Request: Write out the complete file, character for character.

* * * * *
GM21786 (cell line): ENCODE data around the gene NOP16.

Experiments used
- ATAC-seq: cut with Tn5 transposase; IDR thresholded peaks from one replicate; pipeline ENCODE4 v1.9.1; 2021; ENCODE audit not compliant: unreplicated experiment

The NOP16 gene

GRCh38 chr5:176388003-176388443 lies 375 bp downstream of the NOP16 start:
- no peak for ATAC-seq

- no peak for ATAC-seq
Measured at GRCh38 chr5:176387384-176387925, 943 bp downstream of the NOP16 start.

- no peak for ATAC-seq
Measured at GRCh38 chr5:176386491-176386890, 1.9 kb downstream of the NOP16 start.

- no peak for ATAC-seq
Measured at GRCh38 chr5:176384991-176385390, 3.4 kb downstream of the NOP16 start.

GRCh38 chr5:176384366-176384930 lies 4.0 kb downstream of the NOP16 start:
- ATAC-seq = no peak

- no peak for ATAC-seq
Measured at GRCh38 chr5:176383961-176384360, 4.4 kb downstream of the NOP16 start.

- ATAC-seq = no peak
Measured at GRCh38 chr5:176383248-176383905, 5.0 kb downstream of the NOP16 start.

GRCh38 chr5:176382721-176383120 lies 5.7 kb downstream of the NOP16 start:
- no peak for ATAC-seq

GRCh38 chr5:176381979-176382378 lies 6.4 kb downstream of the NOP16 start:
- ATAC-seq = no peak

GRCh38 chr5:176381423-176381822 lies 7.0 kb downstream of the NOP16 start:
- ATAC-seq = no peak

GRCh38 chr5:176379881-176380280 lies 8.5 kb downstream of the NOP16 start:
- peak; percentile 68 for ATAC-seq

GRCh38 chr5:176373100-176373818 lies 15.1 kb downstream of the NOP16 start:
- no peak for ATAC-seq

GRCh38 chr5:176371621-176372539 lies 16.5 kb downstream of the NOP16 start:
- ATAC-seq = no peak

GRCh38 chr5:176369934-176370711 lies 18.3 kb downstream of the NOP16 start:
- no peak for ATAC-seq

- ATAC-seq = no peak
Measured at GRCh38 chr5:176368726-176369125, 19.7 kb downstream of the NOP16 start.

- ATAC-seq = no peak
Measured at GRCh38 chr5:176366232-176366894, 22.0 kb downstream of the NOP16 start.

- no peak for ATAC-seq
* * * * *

GM21786 (cell line): ENCODE data around the gene NOP16.

Experiments used
- ATAC-seq: cut with Tn5 transposase; IDR thresholded peaks from one replicate; pipeline ENCODE4 v1.9.1; 2021; ENCODE audit not compliant: unreplicated experiment

The NOP16 gene

GRCh38 chr5:176388003-176388443 lies 375 bp downstream of the NOP16 start:
- no peak for ATAC-seq

- no peak for ATAC-seq
Measured at GRCh38 chr5:176387384-176387925, 943 bp downstream of the NOP16 start.

- no peak for ATAC-seq
Measured at GRCh38 chr5:176386491-176386890, 1.9 kb downstream of the NOP16 start.

- no peak for ATAC-seq
Measured at GRCh38 chr5:176384991-176385390, 3.4 kb downstream of the NOP16 start.

GRCh38 chr5:176384366-176384930 lies 4.0 kb downstream of the NOP16 start:
- ATAC-seq = no peak

- no peak for ATAC-seq
Measured at GRCh38 chr5:176383961-176384360, 4.4 kb downstream of the NOP16 start.

- ATAC-seq = no peak
Measured at GRCh38 chr5:176383248-176383905, 5.0 kb downstream of the NOP16 start.

GRCh38 chr5:176382721-176383120 lies 5.7 kb downstream of the NOP16 start:
- no peak for ATAC-seq

GRCh38 chr5:176381979-176382378 lies 6.4 kb downstream of the NOP16 start:
- ATAC-seq = no peak

GRCh38 chr5:176381423-176381822 lies 7.0 kb downstream of the NOP16 start:
- ATAC-seq = no peak

GRCh38 chr5:176379881-176380280 lies 8.5 kb downstream of the NOP16 start:
- peak; percentile 68 for ATAC-seq

GRCh38 chr5:176373100-176373818 lies 15.1 kb downstream of the NOP16 start:
- no peak for ATAC-seq

GRCh38 chr5:176371621-176372539 lies 16.5 kb downstream of the NOP16 start:
- ATAC-seq = no peak

GRCh38 chr5:176369934-176370711 lies 18.3 kb downstream of the NOP16 start:
- no peak for ATAC-seq

- ATAC-seq = no peak
Measured at GRCh38 chr5:176368726-176369125, 19.7 kb downstream of the NOP16 start.

- ATAC-seq = no peak
Measured at GRCh38 chr5:176366232-176366894, 22.0 kb downstream of the NOP16 start.

- no peak for ATAC-seq